I have never been part of a conspiracy before—there was never the opportunity—so you can imagine how excited I am about finally joining one.
It’s true that, in 1978, I, my sister, and a neighbor once piled bales of hay into a fort behind the garage and started an exclusive, invitation-only club. But we never got past the election of officers, nor did we have a chance to initiate any blood oaths, much to my bitter disappointment.
So I am truly juiced about being back in the game. Clandestine meetings, secret passwords and handshakes, furtive glances across train station waiting rooms. Regular readers know that I already have the fedora. Well, I also have a trench coat. Now I’ll really be able to put them to use. It’s going to be great!
Of course, I haven’t been contacted by any other members of the conspiracy yet. In fact, I have had little communication with anybody about the subject of the conspiracy. But it can’t be much longer until I’m in.
How do I know this? Rajendra Pachauri, chairman of the IPCC and sex novelist, was asked by the Financial Times, “Do you think there is an organised effort to demolish your reputation and the reputation of the IPCC?” He replied,
It doesn’t take a genius to arrive at the conclusion that apparently this is carefully orchestrated. These things are certainly not happening at random.
Carefully orchestrated. Not happening at random. There it is! The first spooky signs of a conspiracy. And I’m going to be in on it.
Incidentally, before we get back to Pachauri, I want to tell the Fellowship (for this is what I imagine their name is) that I have distinct theories about manufacturing and maintaining stealth. I want them to know that I can contribute, that I am worthy.
For example, here’s one hot tip. Sunglasses are out: too cliche and a dead—emphasis on dead—giveaway. And from my years of studying the “progressive” mainstream media, I am an expert on plausible deniability.
…I would say [there are] nefarious designs behind people trying to attack me with lies, falsehoods [alleging] that I have business interests…What [the Fellowship] are indulging in is skulduggery of the worst kind. Iâ€™m reasonably sure that very soon people will realise the truth and they would also question the credentials of some of the people who are behind them.
I don’t want to get down to a personal level, but all you need to do is look at their backgrounds. They are people who deny the link between smoking and cancer; they are people who say that asbestos is as good as talcum powder—I hope that they apply it to their faces every day—and people who say that the only way to deal with HIV/Aids is to screen the population on a regular basis and isolate those who are infected.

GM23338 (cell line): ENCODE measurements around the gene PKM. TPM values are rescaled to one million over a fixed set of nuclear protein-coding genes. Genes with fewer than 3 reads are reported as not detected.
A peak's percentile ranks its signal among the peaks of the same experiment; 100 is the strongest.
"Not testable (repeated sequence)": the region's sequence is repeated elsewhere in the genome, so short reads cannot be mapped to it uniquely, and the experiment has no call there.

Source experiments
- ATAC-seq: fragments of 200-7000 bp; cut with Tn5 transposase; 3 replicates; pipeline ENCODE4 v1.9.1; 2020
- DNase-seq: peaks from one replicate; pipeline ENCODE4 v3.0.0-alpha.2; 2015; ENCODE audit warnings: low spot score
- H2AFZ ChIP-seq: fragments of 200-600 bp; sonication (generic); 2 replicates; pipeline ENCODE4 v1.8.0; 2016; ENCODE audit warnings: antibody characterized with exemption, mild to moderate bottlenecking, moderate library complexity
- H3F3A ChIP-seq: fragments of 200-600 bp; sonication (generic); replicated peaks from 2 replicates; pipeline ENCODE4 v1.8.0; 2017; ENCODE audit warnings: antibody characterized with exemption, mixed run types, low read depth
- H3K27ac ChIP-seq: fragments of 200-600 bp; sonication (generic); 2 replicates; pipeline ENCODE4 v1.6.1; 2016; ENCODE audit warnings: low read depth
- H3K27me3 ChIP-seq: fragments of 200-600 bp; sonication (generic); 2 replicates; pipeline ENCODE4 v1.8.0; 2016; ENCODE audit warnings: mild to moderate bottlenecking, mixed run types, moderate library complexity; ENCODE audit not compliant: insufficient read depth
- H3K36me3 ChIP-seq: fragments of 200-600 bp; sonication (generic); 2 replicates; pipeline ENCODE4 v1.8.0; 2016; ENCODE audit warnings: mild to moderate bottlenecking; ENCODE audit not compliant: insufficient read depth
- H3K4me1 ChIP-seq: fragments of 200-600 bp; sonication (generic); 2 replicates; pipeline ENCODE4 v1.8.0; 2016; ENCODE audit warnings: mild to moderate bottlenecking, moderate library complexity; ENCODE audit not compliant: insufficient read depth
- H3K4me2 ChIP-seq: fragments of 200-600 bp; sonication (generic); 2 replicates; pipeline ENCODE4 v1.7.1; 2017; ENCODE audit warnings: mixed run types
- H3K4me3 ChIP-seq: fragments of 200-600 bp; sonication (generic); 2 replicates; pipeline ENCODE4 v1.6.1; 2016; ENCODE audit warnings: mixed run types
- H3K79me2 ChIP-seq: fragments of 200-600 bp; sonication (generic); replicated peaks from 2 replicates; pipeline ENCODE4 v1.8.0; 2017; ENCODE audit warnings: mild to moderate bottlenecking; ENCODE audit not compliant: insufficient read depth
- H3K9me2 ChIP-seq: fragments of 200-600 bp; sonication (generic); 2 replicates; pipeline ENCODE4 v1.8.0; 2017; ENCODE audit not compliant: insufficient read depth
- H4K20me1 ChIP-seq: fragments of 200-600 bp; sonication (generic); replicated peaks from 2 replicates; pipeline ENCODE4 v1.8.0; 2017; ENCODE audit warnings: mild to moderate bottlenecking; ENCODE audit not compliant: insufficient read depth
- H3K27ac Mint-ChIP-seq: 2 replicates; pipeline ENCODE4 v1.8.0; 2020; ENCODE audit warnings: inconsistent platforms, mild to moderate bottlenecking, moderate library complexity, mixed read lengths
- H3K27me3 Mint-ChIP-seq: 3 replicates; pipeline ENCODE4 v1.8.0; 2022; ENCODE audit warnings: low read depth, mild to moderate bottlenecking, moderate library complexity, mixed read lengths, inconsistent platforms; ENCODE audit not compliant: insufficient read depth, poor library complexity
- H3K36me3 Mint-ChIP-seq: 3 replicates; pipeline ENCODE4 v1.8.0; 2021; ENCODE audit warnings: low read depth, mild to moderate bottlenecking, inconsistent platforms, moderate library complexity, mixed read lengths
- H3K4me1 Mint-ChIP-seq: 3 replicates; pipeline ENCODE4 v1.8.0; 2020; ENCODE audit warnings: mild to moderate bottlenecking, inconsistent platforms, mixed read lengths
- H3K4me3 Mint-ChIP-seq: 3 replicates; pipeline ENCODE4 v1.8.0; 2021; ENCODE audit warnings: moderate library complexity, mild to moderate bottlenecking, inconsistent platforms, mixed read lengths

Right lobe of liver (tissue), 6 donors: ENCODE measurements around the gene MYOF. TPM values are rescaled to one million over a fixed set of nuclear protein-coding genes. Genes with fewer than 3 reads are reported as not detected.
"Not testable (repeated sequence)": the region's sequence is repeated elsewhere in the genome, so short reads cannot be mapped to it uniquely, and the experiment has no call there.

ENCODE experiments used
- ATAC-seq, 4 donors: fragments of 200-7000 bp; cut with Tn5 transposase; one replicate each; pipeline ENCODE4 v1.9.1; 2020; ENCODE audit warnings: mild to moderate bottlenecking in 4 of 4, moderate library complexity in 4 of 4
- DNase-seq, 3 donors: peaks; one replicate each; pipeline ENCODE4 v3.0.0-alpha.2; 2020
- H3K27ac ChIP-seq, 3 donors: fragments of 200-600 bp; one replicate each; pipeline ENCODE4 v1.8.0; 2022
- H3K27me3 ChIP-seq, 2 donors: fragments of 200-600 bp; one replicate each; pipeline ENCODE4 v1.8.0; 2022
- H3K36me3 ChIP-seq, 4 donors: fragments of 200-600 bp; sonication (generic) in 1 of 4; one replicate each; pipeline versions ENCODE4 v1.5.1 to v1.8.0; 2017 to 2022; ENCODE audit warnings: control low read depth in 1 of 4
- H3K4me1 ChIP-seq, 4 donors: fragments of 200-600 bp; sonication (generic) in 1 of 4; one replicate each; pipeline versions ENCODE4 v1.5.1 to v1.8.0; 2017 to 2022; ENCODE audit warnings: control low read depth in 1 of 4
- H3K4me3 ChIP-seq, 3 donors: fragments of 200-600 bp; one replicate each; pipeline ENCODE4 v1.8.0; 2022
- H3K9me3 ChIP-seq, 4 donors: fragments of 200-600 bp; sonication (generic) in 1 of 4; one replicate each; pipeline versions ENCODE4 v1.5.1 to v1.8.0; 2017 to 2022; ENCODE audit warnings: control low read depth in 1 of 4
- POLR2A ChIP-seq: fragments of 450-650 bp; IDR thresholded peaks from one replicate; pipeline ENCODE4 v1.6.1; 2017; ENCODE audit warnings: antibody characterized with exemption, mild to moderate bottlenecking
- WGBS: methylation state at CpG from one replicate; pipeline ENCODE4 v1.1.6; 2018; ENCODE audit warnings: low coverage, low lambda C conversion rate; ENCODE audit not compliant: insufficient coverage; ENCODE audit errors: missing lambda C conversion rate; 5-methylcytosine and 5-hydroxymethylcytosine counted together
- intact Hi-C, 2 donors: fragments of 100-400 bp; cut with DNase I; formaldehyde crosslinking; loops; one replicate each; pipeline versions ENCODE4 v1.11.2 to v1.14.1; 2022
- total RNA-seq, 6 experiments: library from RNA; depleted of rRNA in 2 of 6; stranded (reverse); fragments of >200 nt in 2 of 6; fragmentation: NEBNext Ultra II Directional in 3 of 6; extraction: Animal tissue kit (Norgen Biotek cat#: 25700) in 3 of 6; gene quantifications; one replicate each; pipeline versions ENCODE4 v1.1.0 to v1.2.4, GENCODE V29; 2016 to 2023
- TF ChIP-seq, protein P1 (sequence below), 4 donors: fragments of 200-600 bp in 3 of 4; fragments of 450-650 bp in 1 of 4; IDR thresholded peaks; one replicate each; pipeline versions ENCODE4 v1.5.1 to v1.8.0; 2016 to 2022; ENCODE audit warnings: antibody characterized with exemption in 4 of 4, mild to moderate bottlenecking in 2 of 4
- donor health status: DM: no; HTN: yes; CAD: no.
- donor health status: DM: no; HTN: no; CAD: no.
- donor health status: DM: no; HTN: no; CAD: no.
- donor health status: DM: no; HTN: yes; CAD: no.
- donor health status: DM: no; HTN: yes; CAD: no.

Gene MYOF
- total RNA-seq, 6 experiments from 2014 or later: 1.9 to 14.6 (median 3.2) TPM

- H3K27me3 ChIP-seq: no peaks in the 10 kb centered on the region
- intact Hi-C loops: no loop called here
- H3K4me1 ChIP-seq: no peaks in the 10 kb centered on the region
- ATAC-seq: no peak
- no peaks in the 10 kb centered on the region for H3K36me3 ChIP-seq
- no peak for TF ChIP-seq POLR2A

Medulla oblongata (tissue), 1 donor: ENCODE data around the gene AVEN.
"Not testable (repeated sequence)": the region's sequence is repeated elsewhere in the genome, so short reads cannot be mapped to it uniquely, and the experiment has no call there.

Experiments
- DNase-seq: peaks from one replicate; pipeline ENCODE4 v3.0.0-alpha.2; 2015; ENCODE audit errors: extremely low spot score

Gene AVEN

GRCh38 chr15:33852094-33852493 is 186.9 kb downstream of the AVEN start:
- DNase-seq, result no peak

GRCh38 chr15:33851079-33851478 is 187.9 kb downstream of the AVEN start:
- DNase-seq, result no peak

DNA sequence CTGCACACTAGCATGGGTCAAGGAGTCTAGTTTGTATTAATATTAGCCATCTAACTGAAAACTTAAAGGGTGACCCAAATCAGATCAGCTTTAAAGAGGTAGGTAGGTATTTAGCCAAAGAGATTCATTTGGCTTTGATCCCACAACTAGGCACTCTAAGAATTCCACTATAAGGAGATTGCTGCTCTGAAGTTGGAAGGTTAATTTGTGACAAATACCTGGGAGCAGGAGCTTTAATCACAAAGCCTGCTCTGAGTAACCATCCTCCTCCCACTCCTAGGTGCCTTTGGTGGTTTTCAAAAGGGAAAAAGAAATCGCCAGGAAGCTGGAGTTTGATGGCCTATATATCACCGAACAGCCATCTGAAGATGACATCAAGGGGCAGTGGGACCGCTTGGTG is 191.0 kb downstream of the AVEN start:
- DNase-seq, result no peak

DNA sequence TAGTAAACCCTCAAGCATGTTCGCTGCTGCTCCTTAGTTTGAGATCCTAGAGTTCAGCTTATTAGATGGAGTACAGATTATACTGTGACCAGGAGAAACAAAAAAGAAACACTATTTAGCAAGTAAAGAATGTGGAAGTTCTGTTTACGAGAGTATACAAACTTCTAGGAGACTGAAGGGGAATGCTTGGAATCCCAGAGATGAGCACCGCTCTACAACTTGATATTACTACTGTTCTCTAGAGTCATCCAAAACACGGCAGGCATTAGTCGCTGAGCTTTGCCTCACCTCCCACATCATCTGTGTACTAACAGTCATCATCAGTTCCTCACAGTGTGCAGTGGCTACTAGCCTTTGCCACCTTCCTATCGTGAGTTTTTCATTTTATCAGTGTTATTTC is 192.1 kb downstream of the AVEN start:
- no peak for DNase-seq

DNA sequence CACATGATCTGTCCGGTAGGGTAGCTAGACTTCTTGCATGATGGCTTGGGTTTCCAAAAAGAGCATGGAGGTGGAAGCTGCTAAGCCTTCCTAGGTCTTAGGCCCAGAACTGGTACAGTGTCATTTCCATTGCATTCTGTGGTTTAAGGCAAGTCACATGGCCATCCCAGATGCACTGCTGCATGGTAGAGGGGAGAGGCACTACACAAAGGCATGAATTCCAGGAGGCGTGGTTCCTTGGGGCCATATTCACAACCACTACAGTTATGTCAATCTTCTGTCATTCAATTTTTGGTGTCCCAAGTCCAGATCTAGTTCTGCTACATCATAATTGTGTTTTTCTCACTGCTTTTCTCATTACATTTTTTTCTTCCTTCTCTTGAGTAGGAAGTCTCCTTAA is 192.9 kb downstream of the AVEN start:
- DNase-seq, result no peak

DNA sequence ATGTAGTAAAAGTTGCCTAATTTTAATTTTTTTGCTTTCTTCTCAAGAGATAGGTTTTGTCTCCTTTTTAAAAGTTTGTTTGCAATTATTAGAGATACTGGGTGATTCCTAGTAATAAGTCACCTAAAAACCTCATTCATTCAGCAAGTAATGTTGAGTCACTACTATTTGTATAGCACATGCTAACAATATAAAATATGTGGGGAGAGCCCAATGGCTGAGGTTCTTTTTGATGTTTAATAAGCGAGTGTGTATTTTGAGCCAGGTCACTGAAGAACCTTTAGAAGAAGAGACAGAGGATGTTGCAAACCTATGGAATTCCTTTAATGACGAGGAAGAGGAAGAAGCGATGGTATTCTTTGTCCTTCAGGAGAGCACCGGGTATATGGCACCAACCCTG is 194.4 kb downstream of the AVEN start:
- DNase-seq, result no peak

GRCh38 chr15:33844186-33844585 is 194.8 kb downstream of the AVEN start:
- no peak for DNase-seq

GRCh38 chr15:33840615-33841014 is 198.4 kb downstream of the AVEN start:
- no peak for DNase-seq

There is clearly a very obvious intent behind this whole thing. I’m certainly not going to be affected by it. I’m totally in the clear. I have absolutely nothing but indifference to what these people are doing.
Despite his comment that he has “nothing but indifference”, The Fellowship has clearly unhinged our man. He wants us to rub asbestos on our faces. Every day! That must be the oddest death fantasy ever publicly admitted.
The FT tried to pin him down, “Who exactly is the ‘they’ that you are pointing to, and what do you think is the purpose of this campaign?” Our man replied, “They are people who deny the existence of the human influence on the earth’s climate.” Which is nobody I know of. I have heard of people—I am one of them—who claim the influence is minimal and not especially worrisome.
But the FT reporter caught scent of the conspiracy. He asked, “Do you think they have other backing?” The reply:
The presumption is since these people are spending so much time trying to write all kinds of malicious articles and indulge in invective, there would probably be some resources that are flowing to them. It’s all part of a pattern. But let me clarify. I have no proof. I can only presume something like this is at work.
So he knows the Fellowship is out there. He even suspects some of the names. The only reason they would be skeptical is because of cash gifts.
But he has no proof! He admittedly has no evidence. Don’t you see what that means?
It must mean that the conspiracy exists. No other conclusion is possible: the logic, so far as I can discover, is air tight.
So I can’t wait to join. I can’t wait especially to partake of some of those malicious monies of which Pachauri spoke. I’m going to be rich!